In 2021 the Romanian venture capital market broke the €100M barrier of venture deals for the first time in the post-UiPath era. I chose for you three good pieces of news from the Romanian Venture Report and outlined my view and the reasons to be optimistic.
- ROUNDS ABOVE €1M REPRESENTED 68% OF 2021 INVESTMENT VOLUME
How to Web tracked 18 rounds with over €1M in funding each, totaling 68% of all transaction volume, with an even Romanian / international capital split.
My take on this: It is a new trend, and last year I met more Romanian scaleups that raised more than €1M. One example is Bunnyshell, a stellar startup I worked well last year, which closed a EUR 1.1 million funding round that Early Game Ventures led. Druid, a startup specialising in developing intelligent virtual assistants (chatbots) for enterprise organizations, raised USD 2.5 million last year through a Series A financing round, led by GapMinder VC with an investment of USD 2.2 million completed by Early Game Ventures and private investors. Code of Talent raised a EUR 1.7 million Series A equity financing round led by Catalyst Romania Fund II and supported by existing investors ROCA-X and SeedBlink. Stailer, a tech scaleup I also work on PR, raised 1,2 million euros last year and now targets Hungary. SeedBlink, a platform that democratizes access to early-stage investments, closed a Series A funding round worth EUR 3 million last year.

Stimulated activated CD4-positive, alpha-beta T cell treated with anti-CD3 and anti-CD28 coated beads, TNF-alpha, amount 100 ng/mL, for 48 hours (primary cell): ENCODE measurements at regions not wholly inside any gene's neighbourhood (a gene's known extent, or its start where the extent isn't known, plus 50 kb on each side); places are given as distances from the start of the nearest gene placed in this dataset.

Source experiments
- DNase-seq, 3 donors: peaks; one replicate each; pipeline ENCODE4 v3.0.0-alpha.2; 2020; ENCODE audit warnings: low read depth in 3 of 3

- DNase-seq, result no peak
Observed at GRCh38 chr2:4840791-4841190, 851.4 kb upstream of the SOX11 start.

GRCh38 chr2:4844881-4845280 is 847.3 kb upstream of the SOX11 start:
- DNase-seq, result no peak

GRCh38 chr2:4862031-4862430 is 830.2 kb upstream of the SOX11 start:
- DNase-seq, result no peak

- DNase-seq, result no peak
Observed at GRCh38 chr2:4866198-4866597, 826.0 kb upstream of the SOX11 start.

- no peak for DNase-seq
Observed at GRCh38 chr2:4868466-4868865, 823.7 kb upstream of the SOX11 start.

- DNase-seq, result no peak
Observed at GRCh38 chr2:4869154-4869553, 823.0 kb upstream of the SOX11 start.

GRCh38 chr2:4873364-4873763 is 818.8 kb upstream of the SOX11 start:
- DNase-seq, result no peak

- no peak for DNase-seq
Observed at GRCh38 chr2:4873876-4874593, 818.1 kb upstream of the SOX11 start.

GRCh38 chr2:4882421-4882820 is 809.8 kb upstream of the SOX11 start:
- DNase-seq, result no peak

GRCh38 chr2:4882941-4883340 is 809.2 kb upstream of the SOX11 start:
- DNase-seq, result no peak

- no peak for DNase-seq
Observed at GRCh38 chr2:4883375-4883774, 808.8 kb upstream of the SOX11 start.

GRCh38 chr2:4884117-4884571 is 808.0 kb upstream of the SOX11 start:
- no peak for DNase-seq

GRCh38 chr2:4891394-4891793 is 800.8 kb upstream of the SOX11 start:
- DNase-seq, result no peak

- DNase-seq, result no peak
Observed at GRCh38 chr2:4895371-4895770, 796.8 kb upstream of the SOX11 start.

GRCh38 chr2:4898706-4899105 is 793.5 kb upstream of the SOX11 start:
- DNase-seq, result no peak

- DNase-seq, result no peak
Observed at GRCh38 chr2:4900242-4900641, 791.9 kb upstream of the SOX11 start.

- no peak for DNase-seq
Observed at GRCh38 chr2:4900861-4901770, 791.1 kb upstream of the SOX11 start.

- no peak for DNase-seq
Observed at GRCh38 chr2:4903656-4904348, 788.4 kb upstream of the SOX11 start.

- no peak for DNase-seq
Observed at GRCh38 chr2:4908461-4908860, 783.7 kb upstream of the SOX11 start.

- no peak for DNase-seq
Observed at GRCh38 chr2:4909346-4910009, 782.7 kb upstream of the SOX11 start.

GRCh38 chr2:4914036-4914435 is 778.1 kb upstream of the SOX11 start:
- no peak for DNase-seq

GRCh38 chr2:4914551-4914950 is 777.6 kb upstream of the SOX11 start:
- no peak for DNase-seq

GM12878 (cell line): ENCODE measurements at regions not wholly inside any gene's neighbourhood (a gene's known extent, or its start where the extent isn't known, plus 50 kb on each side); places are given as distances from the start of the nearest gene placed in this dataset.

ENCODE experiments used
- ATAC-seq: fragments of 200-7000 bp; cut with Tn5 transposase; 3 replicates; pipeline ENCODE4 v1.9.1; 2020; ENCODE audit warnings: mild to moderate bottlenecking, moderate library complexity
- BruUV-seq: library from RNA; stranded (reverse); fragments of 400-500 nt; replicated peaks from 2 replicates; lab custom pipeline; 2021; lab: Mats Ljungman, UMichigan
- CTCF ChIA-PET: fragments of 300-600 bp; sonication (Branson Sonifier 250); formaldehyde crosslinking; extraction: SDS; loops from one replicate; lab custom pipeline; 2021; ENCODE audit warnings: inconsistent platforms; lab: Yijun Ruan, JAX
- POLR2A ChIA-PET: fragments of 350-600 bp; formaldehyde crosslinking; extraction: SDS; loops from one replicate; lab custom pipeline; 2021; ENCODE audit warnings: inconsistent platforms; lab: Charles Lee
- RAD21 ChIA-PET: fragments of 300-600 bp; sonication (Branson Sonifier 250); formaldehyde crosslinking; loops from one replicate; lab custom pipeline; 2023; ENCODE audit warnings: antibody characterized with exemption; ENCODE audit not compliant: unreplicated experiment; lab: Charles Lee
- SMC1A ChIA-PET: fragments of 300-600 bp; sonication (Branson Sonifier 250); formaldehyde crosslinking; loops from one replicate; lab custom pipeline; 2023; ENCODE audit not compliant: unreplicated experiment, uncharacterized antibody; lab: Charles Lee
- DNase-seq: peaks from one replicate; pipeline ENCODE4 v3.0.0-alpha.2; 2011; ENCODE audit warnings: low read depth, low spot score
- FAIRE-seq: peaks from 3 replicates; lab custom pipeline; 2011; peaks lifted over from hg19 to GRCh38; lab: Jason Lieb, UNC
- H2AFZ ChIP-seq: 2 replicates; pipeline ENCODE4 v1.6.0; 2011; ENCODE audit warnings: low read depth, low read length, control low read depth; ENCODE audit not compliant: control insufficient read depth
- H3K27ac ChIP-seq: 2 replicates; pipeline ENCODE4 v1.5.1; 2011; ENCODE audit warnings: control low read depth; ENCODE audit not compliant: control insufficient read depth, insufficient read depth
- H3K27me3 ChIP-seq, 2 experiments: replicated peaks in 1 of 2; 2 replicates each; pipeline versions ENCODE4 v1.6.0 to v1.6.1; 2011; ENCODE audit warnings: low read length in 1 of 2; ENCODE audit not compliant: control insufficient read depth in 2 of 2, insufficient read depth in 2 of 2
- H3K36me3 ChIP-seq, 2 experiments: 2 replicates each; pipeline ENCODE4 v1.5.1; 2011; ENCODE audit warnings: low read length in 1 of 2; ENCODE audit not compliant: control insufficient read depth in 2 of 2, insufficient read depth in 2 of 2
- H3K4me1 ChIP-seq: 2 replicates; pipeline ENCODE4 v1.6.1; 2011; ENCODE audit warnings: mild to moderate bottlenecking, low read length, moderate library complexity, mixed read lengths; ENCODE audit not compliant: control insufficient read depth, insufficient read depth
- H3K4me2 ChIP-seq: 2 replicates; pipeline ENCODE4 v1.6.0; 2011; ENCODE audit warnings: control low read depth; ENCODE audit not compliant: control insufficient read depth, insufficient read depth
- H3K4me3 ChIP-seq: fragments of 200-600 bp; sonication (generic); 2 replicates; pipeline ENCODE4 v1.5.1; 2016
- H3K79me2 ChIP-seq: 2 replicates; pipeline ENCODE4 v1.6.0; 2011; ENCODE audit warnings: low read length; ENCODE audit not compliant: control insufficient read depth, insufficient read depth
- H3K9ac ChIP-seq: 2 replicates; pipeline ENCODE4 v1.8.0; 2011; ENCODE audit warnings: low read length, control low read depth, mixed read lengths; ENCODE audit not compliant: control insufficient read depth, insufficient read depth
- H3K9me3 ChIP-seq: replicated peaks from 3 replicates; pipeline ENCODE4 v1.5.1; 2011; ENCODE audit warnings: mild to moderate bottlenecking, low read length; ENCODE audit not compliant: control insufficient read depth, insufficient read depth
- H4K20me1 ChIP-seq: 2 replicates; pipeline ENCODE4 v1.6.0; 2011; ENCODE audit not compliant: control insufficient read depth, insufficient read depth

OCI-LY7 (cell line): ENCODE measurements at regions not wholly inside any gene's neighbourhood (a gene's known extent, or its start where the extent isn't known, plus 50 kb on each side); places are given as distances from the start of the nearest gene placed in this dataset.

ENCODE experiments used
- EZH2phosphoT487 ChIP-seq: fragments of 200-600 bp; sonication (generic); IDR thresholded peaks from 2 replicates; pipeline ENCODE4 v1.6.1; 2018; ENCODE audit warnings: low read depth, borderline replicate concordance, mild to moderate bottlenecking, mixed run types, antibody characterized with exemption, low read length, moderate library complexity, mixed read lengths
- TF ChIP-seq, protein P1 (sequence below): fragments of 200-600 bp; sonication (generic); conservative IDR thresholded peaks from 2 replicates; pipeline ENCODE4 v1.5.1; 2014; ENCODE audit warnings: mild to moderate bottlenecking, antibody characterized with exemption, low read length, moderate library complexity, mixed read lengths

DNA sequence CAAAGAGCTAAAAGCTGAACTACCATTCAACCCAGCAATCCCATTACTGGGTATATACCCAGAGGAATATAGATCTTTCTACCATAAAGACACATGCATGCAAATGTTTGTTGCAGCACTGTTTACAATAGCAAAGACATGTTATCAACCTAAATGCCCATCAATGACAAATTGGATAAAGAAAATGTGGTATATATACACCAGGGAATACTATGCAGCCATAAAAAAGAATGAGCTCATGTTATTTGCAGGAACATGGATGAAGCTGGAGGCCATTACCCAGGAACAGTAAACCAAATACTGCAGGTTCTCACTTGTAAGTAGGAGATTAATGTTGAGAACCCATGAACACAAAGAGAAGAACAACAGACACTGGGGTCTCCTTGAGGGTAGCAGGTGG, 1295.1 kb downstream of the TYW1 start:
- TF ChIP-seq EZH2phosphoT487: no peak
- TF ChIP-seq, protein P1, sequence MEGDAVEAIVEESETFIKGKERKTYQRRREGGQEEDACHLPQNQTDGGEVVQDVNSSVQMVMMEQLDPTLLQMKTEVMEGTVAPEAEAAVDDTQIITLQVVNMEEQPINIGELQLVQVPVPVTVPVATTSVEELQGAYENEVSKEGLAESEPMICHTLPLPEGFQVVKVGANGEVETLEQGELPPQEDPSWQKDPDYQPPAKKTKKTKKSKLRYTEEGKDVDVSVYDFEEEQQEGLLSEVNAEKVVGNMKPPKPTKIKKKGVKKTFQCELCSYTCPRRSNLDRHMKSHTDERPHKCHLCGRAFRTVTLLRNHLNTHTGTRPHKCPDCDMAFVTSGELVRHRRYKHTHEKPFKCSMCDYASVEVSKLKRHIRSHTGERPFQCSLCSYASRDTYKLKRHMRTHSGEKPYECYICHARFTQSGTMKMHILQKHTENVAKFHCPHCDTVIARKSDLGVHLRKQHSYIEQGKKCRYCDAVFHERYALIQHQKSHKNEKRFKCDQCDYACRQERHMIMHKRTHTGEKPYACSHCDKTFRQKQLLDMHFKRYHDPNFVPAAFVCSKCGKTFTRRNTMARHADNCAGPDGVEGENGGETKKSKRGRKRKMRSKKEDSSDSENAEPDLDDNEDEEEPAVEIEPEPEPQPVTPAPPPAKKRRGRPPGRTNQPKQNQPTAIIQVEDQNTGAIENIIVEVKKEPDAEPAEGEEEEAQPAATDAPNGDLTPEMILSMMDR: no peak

FLOWX.AI, an enterprise platform that enables banks and financial institutions with complex IT infrastructures to build fast and modern digital experiences that are unbounded from the limitations of legacy systems, raised EUR 7.35 million in seed funding in 2021. FLOWX.AI has already announced the opening of its Paris office. Digitail, a cloud service for veterinary surgeries and customers, raised USD 2.5 million in a seed round led by byFounders and Gradient Ventures (Google’s AI fund). FameUp, a mobile platform for micro-influencers, raised a EUR 2.5 million round from Early Game Ventures and other investors, including Daniel Dines.